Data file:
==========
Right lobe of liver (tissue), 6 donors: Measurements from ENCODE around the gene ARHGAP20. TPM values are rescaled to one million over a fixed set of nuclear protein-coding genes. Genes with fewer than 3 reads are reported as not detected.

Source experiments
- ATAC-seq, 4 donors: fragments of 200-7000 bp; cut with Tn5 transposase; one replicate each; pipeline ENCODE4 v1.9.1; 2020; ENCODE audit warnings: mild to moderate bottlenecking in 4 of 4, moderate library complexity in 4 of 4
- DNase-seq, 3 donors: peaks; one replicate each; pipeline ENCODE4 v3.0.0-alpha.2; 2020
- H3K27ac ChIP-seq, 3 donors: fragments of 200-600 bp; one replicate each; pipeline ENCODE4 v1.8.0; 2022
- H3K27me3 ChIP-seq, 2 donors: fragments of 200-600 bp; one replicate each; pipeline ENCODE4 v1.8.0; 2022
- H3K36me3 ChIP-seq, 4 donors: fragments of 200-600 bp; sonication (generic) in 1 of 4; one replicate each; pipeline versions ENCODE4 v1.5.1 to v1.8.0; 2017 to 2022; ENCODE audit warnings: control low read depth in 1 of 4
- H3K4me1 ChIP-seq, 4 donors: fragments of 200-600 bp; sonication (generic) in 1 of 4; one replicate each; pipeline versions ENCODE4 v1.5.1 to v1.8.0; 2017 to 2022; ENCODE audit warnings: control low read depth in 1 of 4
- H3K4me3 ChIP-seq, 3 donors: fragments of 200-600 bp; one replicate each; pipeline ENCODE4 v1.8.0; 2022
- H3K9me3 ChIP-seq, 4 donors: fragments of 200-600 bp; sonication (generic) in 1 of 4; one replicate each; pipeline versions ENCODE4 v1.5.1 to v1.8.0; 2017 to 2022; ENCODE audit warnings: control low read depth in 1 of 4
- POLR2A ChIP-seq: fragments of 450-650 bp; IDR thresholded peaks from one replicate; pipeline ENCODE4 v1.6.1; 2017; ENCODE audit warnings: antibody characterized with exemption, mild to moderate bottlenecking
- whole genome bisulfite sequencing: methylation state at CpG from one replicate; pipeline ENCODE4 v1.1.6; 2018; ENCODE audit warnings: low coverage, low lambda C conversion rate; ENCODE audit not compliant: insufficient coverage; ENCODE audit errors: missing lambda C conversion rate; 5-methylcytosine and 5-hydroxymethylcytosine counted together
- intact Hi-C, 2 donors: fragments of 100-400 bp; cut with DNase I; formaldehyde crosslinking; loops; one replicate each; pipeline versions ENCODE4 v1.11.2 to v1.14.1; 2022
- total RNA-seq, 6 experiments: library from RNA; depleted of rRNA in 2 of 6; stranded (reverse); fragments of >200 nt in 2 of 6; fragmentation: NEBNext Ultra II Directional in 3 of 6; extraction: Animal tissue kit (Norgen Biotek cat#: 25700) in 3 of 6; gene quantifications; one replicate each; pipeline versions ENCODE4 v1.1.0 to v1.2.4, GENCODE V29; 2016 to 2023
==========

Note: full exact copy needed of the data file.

Right lobe of liver (tissue), 6 donors: Measurements from ENCODE around the gene ARHGAP20. TPM values are rescaled to one million over a fixed set of nuclear protein-coding genes. Genes with fewer than 3 reads are reported as not detected.

Source experiments
- ATAC-seq, 4 donors: fragments of 200-7000 bp; cut with Tn5 transposase; one replicate each; pipeline ENCODE4 v1.9.1; 2020; ENCODE audit warnings: mild to moderate bottlenecking in 4 of 4, moderate library complexity in 4 of 4
- DNase-seq, 3 donors: peaks; one replicate each; pipeline ENCODE4 v3.0.0-alpha.2; 2020
- H3K27ac ChIP-seq, 3 donors: fragments of 200-600 bp; one replicate each; pipeline ENCODE4 v1.8.0; 2022
- H3K27me3 ChIP-seq, 2 donors: fragments of 200-600 bp; one replicate each; pipeline ENCODE4 v1.8.0; 2022
- H3K36me3 ChIP-seq, 4 donors: fragments of 200-600 bp; sonication (generic) in 1 of 4; one replicate each; pipeline versions ENCODE4 v1.5.1 to v1.8.0; 2017 to 2022; ENCODE audit warnings: control low read depth in 1 of 4
- H3K4me1 ChIP-seq, 4 donors: fragments of 200-600 bp; sonication (generic) in 1 of 4; one replicate each; pipeline versions ENCODE4 v1.5.1 to v1.8.0; 2017 to 2022; ENCODE audit warnings: control low read depth in 1 of 4
- H3K4me3 ChIP-seq, 3 donors: fragments of 200-600 bp; one replicate each; pipeline ENCODE4 v1.8.0; 2022
- H3K9me3 ChIP-seq, 4 donors: fragments of 200-600 bp; sonication (generic) in 1 of 4; one replicate each; pipeline versions ENCODE4 v1.5.1 to v1.8.0; 2017 to 2022; ENCODE audit warnings: control low read depth in 1 of 4
- POLR2A ChIP-seq: fragments of 450-650 bp; IDR thresholded peaks from one replicate; pipeline ENCODE4 v1.6.1; 2017; ENCODE audit warnings: antibody characterized with exemption, mild to moderate bottlenecking
- whole genome bisulfite sequencing: methylation state at CpG from one replicate; pipeline ENCODE4 v1.1.6; 2018; ENCODE audit warnings: low coverage, low lambda C conversion rate; ENCODE audit not compliant: insufficient coverage; ENCODE audit errors: missing lambda C conversion rate; 5-methylcytosine and 5-hydroxymethylcytosine counted together
- intact Hi-C, 2 donors: fragments of 100-400 bp; cut with DNase I; formaldehyde crosslinking; loops; one replicate each; pipeline versions ENCODE4 v1.11.2 to v1.14.1; 2022
- total RNA-seq, 6 experiments: library from RNA; depleted of rRNA in 2 of 6; stranded (reverse); fragments of >200 nt in 2 of 6; fragmentation: NEBNext Ultra II Directional in 3 of 6; extraction: Animal tissue kit (Norgen Biotek cat#: 25700) in 3 of 6; gene quantifications; one replicate each; pipeline versions ENCODE4 v1.1.0 to v1.2.4, GENCODE V29; 2016 to 2023